As a result of rising home prices, the Federal Housing Administration (FHA) has raised the baseline conforming loan limit for single-family mortgages in 2020 from the current $314,827 to $331,760, an increase of nearly $17,000.
Loan limits for multifamily properties in low-cost areas have been raised to $434,800 for two-unit properties, $513,450 for three-unit properties and $638,100 for four-unit properties.
For high-cost areas, new multifamily loan limits are $980,325, $1,184,925 and $1,472,550, respectively.
The FHA’s loan limits are based on the limits announced last week by the Federal Housing Finance Agency (FHFA) for loans acquired by Fannie Mae and Freddie Mac.
The limits are calculated based on the annual increase in the FHFA home price index for the third quarter, which was 5.38%.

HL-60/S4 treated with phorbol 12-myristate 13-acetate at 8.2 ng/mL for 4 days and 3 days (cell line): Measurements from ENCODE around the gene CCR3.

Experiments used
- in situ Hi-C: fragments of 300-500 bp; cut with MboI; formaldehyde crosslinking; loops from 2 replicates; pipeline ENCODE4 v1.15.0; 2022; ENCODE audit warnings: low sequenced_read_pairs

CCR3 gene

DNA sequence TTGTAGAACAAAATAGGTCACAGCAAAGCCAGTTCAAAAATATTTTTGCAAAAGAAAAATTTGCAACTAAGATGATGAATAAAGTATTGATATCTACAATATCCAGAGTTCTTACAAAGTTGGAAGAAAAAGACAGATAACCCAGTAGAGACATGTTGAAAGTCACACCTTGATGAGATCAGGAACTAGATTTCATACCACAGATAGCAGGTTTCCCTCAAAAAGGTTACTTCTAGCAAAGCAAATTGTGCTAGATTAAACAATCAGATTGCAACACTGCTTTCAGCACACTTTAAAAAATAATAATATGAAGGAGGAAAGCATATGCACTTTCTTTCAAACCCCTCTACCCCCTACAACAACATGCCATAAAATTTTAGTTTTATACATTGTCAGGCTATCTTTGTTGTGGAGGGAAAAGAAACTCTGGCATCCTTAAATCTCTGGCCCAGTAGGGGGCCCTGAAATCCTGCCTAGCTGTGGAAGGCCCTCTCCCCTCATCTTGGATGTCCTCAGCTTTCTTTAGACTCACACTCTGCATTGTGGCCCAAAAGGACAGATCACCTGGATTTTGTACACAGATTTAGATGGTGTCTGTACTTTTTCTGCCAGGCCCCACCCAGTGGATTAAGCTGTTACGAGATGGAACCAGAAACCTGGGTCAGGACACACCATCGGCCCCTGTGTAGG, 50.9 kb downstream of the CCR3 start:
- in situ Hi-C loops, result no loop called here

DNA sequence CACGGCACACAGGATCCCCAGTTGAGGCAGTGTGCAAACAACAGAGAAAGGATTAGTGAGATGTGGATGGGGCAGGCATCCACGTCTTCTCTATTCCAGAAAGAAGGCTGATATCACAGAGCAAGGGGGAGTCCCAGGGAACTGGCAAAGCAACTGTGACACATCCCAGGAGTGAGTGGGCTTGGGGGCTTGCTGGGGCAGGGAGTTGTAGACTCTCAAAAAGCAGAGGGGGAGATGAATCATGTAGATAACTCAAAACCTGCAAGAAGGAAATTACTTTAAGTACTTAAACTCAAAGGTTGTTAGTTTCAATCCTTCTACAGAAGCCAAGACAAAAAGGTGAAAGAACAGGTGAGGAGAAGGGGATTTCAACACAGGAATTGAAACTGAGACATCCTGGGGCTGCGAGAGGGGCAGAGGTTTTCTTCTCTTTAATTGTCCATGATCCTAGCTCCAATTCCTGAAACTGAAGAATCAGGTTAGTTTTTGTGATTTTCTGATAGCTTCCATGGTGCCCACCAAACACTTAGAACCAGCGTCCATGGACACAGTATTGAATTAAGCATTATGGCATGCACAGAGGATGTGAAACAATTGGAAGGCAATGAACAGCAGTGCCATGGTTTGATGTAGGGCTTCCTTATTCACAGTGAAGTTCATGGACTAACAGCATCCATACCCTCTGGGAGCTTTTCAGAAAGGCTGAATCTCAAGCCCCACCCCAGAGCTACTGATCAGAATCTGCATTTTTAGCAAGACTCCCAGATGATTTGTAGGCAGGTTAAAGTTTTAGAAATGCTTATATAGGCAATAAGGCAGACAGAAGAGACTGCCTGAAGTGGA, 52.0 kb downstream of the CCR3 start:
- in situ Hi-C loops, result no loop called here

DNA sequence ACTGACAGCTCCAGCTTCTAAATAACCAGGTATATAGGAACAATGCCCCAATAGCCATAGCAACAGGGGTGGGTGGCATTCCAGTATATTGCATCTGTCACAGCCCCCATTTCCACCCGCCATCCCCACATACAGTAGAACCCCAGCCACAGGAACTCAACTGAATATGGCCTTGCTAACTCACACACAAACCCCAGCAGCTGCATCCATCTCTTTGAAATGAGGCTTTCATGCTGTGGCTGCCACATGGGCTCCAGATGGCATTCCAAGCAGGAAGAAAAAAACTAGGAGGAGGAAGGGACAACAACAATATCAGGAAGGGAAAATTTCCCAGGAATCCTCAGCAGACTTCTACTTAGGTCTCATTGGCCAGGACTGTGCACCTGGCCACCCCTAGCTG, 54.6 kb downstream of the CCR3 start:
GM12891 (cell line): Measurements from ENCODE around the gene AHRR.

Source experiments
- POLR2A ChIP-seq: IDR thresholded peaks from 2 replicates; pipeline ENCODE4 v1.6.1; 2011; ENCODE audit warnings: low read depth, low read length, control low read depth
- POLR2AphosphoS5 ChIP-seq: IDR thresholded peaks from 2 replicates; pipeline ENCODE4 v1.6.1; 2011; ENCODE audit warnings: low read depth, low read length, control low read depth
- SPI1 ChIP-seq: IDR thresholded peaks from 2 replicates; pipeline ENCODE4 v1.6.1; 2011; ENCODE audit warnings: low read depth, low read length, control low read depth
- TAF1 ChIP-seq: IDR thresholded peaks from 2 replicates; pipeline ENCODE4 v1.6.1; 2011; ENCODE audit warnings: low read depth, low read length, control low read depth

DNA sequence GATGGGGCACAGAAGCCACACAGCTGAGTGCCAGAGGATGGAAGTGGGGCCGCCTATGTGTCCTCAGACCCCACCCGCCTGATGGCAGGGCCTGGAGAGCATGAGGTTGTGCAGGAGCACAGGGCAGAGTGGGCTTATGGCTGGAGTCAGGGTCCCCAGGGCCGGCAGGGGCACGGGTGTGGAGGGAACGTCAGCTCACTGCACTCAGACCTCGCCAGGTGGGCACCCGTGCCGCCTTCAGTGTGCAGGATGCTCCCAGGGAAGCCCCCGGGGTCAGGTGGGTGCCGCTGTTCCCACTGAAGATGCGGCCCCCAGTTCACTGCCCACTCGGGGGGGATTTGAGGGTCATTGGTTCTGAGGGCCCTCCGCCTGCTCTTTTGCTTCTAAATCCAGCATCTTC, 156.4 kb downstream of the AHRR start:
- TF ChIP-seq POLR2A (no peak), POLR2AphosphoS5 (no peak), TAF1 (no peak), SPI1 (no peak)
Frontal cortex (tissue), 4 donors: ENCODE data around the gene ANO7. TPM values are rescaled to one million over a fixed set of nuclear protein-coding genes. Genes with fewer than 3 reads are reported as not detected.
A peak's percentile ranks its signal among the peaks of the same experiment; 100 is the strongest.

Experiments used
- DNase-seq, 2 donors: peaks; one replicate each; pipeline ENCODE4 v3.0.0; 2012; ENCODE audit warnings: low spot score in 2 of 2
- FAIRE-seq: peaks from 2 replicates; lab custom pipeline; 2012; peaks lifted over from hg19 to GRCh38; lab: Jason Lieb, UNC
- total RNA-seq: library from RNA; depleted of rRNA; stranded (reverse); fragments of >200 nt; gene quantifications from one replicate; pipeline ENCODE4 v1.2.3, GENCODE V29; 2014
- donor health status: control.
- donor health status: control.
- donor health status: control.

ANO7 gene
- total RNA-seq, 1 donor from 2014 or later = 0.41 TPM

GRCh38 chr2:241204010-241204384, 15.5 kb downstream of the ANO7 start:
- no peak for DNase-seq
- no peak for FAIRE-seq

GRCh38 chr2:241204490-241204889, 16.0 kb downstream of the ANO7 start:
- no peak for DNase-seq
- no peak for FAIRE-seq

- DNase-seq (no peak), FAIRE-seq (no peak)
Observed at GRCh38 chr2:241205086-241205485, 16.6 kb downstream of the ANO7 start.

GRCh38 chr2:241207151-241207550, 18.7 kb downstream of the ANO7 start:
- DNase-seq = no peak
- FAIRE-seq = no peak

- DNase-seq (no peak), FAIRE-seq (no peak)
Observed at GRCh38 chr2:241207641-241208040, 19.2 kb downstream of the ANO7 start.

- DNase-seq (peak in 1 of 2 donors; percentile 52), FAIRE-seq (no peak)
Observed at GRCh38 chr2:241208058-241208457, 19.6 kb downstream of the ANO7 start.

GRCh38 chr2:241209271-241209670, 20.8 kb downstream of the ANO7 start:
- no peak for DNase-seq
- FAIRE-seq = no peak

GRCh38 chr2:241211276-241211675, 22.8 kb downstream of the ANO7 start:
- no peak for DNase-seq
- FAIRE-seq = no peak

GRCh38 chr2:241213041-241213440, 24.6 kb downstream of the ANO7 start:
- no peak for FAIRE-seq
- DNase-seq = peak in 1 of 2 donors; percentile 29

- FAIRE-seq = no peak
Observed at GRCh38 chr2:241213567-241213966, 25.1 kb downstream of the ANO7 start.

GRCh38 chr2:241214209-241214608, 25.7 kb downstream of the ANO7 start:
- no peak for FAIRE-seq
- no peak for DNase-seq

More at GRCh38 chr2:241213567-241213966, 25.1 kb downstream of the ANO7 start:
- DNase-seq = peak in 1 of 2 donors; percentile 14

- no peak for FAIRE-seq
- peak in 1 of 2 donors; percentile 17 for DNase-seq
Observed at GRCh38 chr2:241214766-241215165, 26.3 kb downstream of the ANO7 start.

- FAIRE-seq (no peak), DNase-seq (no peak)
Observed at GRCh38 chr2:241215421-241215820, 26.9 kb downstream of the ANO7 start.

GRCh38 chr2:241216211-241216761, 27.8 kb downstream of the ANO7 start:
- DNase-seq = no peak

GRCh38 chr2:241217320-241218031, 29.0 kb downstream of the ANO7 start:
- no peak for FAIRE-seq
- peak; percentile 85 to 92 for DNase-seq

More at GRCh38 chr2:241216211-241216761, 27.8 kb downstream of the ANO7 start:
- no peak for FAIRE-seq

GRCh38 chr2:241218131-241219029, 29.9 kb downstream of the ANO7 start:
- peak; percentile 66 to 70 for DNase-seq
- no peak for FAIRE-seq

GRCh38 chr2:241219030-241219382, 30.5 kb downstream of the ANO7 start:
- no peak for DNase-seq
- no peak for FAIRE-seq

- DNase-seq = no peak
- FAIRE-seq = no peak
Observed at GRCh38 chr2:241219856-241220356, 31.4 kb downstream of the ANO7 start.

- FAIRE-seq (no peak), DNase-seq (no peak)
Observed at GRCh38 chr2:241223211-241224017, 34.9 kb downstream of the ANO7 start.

Using that limit, FHA sets its own limits with a floor and a ceiling. The floor applies to those areas where 115% of the median home price is less than 65% of the base limit for 2020.
In areas where the median home value is 115% or more of the conforming limit, higher prices apply but those are capped at 150% of the base limit, or $765,500.
In between the low-cost limit or floor and the high cost cap, limits are set on a county by county basis or, in some cases are determined by metropolitan statistical area.
The mortgagee letter announcing the new FHA limits did not reference limits for reverse or HECM mortgages.
There’s even a nifty tool for searching the FHA or GSE mortgage limits for one or more areas.